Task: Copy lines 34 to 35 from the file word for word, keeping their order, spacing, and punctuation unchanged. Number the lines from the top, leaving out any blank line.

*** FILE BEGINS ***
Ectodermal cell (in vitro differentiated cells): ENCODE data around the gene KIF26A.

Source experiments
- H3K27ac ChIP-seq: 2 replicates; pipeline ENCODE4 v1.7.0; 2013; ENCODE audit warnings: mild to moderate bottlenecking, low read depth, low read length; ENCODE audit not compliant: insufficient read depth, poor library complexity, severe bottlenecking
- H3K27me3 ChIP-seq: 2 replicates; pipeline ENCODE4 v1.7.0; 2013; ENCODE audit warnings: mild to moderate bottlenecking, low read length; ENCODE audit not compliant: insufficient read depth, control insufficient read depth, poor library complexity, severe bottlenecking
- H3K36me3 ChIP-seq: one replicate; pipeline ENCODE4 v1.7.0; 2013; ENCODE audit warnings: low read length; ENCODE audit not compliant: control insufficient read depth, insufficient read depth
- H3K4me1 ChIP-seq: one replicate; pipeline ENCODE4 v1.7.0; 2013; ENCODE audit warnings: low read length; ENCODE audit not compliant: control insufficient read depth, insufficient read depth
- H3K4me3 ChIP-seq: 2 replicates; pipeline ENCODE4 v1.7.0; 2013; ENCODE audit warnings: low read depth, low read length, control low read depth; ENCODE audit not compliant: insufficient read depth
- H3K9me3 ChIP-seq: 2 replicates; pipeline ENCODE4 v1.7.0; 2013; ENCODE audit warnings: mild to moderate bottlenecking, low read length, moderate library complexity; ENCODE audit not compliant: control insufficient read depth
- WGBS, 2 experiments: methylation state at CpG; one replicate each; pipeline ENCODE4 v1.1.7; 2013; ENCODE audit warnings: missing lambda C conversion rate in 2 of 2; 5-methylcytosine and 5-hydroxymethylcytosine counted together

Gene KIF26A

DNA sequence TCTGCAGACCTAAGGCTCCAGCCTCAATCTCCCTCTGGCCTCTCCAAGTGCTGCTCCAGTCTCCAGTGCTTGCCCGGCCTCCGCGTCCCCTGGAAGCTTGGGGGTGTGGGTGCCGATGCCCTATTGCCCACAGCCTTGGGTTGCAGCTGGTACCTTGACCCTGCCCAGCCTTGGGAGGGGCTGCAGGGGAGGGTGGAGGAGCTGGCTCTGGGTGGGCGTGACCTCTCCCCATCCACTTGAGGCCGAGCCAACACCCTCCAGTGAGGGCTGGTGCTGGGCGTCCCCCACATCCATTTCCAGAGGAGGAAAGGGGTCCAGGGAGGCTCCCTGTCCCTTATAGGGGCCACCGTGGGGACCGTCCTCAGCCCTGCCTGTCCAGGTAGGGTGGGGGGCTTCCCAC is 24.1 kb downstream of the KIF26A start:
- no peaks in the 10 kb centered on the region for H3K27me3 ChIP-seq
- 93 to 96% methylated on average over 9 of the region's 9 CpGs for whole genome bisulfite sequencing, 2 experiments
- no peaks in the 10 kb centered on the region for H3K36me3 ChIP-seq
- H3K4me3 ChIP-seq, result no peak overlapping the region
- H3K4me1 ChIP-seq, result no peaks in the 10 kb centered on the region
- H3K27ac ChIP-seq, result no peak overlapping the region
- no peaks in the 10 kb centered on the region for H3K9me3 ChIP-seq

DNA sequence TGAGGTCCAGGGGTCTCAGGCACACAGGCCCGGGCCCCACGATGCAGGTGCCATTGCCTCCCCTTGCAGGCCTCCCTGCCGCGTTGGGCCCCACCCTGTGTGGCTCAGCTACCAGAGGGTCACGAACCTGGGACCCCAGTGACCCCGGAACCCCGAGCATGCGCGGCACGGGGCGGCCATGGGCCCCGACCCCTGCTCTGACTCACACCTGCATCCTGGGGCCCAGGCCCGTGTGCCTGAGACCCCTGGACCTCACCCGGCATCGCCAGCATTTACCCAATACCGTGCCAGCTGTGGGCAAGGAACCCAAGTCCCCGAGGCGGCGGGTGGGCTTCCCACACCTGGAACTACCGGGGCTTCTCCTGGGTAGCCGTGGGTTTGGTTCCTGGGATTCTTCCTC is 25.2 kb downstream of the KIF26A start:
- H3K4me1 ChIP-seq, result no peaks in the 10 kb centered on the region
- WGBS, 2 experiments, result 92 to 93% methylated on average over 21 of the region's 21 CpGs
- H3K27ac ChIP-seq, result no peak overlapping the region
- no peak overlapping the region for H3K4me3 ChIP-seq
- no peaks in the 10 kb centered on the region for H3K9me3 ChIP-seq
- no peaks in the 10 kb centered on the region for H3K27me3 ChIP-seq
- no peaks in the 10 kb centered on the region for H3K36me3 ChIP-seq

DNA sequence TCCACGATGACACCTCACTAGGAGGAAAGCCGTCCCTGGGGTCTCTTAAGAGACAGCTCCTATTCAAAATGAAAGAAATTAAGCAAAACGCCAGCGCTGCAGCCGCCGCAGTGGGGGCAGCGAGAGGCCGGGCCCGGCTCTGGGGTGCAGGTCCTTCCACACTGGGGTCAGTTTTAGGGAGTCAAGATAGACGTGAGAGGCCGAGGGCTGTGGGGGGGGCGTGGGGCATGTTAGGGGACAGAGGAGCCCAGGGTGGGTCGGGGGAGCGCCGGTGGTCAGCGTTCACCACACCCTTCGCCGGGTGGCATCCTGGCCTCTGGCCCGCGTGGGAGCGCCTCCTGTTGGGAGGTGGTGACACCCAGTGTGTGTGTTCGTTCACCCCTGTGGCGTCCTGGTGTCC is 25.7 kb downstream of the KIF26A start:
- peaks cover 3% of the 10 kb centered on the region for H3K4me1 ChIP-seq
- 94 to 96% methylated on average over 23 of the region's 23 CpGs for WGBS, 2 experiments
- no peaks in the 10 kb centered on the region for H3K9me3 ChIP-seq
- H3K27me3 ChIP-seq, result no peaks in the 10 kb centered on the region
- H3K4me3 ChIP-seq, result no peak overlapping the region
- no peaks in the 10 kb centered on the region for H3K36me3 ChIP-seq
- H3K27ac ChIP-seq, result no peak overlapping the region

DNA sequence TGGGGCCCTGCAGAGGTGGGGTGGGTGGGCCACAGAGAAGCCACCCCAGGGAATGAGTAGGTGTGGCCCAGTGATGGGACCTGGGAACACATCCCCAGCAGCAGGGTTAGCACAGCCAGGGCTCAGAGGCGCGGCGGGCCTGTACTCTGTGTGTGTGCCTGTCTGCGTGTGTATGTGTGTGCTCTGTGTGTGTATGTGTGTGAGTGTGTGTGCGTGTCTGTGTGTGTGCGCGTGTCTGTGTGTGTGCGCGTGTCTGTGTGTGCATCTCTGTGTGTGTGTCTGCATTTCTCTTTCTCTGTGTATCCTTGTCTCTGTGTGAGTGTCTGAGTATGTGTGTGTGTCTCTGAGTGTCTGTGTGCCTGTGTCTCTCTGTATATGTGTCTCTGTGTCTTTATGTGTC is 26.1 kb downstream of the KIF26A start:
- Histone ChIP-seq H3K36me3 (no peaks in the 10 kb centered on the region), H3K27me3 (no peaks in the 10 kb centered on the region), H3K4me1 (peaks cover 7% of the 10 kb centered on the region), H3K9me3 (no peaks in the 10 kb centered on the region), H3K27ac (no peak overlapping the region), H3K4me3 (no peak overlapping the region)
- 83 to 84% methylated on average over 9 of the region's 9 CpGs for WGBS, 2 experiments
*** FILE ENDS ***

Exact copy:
- H3K27ac ChIP-seq, result no peak overlapping the region

DNA sequence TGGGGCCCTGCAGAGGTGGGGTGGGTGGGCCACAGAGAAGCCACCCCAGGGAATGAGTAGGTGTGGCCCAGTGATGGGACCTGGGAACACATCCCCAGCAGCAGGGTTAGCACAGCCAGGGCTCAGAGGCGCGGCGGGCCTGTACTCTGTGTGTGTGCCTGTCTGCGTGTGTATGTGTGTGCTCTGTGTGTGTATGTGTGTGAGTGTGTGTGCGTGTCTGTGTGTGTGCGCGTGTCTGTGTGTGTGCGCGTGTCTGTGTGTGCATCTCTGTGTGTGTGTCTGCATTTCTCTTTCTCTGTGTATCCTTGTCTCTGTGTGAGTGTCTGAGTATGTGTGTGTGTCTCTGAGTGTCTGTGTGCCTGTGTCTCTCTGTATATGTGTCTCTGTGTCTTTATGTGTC is 26.1 kb downstream of the KIF26A start: